Two weeks ago, Danny Hilman Natawidjaja and his team in Indonesia published a paper online claiming to have radiocarbon evidence that Gunung Padang was an Ice Age pyramid complex and not, as geologists commonly believe, a natural volcanic formation that humans built atop around 1,500 years ago. The reaction from both archaeologists and geologists was swift, with calls for the journal in which the paper will soon appear, Archaeological Prospection, to retract it because of its deeply illogical reasoning. While Natawidjaja and his team performed real science that dated soil from within the hill of Gunung Padang, they neglected to complete an obvious step before claiming the dates as evidence of human activity—they did not provide any evidence that the soil was associated with human activity.
Instead, the team seems to have assumed that the volcanic cone was an ancient pyramid, and thus a glory to the honor of Indonesia, now the cradle of civilization, rather than drawing the conclusion from evidence. Carl Feagans has a thorough breakdown of the evidence that Gunung Padang is simply a natural formation with a relatively recent human occupation atop it, and his blog post is well worth the read.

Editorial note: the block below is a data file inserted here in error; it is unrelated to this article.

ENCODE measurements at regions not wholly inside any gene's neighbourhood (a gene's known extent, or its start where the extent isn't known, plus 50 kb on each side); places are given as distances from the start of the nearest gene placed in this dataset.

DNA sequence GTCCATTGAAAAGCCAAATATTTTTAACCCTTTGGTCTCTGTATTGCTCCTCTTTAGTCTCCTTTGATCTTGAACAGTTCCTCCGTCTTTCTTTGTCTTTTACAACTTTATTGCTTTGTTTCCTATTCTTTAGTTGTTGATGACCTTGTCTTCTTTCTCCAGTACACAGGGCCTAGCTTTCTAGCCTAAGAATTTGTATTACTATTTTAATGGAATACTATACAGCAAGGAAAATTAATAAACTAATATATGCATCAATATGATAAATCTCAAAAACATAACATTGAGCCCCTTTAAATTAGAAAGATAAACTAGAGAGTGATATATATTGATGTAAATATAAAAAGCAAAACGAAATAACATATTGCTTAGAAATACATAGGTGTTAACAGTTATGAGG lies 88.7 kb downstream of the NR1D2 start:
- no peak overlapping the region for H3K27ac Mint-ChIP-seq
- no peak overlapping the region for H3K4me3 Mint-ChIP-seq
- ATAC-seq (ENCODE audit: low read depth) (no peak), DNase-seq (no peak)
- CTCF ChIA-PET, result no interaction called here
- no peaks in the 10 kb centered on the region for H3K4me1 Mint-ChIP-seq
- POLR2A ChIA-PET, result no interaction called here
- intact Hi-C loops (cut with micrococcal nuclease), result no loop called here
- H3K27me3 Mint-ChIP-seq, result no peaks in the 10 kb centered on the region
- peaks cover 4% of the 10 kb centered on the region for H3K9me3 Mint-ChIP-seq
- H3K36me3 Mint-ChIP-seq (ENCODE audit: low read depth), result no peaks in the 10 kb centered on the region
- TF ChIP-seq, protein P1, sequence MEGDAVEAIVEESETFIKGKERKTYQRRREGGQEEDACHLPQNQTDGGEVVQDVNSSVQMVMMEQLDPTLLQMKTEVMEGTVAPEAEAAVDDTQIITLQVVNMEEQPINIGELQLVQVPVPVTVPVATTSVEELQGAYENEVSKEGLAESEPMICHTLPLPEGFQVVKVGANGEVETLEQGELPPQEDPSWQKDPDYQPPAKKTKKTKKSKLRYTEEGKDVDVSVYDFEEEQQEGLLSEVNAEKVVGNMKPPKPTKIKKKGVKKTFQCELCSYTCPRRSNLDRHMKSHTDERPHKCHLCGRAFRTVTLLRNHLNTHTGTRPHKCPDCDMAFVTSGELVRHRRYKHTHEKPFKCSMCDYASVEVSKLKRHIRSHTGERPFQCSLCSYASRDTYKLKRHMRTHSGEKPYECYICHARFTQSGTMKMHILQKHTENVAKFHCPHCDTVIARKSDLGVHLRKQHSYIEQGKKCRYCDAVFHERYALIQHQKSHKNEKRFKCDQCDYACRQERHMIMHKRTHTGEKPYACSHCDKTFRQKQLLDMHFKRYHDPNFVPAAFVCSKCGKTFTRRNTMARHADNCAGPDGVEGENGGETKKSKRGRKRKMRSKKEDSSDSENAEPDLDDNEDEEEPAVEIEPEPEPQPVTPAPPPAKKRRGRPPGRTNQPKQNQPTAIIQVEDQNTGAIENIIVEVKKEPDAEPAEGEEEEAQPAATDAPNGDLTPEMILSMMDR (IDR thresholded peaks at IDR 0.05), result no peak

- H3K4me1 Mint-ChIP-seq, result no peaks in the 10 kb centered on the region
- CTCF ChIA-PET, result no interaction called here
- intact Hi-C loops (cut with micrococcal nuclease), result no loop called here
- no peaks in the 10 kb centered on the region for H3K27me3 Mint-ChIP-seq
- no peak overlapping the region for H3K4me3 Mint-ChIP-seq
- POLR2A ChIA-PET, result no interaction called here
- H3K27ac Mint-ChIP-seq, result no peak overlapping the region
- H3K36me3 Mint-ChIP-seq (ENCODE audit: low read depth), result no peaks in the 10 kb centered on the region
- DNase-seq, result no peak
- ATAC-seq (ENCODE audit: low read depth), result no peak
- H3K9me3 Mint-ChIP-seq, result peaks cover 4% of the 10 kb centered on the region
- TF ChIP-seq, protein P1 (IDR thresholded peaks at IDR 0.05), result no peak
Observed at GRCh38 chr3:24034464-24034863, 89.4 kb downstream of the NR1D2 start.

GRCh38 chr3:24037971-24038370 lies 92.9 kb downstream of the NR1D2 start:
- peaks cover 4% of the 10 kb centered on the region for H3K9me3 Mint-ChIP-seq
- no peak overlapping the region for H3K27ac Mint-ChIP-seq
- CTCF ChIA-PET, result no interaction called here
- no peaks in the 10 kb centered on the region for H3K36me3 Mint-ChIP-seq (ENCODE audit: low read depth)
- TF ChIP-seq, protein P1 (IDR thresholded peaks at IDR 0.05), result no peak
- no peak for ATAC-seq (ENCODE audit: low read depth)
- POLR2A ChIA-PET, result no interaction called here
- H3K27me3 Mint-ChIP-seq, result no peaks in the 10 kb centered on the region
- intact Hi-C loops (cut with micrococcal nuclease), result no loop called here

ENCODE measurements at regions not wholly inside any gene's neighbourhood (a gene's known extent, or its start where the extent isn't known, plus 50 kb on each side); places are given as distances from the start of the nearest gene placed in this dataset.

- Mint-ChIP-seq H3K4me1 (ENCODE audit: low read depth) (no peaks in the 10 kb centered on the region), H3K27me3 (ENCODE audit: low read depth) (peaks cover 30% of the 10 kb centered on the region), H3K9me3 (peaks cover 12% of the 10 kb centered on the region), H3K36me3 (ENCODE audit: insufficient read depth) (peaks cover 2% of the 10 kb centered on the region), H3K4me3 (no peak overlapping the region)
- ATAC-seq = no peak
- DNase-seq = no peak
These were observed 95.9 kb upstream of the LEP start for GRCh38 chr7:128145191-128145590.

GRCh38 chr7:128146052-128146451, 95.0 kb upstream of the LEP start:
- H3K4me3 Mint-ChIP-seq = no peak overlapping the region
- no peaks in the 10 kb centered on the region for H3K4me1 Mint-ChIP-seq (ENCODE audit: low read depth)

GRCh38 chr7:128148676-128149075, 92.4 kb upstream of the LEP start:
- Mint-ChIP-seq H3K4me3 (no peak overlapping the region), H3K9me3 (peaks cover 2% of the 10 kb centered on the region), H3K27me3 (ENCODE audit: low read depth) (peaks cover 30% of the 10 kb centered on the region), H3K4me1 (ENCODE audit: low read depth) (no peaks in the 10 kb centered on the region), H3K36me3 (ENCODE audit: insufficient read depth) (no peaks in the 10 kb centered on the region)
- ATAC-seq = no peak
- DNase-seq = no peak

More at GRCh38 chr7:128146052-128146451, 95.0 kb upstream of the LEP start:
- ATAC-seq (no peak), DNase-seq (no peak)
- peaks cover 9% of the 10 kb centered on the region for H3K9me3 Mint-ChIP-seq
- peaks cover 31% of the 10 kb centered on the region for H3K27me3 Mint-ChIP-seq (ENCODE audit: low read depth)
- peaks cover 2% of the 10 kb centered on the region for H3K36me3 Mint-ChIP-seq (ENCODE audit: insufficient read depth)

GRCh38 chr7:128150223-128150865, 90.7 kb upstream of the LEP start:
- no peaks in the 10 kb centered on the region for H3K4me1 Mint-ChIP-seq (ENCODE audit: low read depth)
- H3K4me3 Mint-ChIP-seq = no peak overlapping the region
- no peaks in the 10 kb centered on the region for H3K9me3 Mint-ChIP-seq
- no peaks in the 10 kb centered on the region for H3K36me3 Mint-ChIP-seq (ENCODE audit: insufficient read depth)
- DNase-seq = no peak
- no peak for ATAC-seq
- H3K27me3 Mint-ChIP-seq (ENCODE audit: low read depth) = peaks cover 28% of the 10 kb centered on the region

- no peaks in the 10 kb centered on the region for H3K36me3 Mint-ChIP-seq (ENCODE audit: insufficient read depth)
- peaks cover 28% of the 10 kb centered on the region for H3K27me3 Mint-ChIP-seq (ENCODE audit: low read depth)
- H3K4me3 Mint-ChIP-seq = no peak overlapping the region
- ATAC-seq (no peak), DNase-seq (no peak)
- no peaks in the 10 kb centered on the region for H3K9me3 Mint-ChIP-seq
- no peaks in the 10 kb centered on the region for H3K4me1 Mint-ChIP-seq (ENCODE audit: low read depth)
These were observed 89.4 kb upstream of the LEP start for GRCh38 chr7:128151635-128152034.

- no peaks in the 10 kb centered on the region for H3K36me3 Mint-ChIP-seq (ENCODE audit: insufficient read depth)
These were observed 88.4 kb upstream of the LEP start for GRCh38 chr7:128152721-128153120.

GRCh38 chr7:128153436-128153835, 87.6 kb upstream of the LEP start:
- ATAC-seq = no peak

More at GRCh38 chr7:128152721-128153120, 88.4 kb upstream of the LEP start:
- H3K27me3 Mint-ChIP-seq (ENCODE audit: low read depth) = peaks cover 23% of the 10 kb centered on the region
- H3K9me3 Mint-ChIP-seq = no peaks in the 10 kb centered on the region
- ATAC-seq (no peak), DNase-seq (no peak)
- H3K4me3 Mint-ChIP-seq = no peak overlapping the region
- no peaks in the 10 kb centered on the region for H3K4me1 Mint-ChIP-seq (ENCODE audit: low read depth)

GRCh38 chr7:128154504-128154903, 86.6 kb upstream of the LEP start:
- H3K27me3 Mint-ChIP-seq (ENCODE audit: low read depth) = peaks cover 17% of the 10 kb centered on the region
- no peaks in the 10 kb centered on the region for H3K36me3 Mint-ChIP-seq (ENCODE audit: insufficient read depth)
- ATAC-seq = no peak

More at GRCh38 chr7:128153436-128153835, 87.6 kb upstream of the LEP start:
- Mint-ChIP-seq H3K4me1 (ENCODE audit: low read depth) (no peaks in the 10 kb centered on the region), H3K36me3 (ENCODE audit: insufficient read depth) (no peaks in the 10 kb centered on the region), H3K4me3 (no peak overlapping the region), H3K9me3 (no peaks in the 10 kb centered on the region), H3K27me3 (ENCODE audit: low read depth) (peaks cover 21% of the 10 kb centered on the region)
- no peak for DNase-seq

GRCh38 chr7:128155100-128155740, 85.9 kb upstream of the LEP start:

I do, however, want to highlight a hilarious piece of “evidence” that Natawidjaja is promoting that Feagans highlights. I admit that I have not dived too deeply into the Gunung Padang mythos beyond what appears in Graham Hancock’s books and last year’s Ancient Apocalypse TV series, so I wasn’t familiar with this ridiculous claim.
Natawidjaja found a Dutch colonial-era coin at Gunung Padang and claims that it is a 52,000-year-old “amulet”! And when critics pointed out that it was a Dutch colonial coin, he doubled down and alleged that the Dutch modeled their coins on prehistoric Indonesian amulets!
The fact that he makes these kinds of bizarre and easily debunked claims—and is widely criticized by his fellow Indonesian scholars for both his science and his claim that Gunung Padang was Plato’s Atlantis—and nonetheless hasn’t been laughed out the conversation is testament to the power of media narratives, the power of political patronage, and the declining standards across public life that favor sensationalism over seriousness.
I am an author and researcher focusing on pop culture, science, and history. Bylines: New Republic, Esquire, Slate, etc. There's more about me in the About Jason tab.
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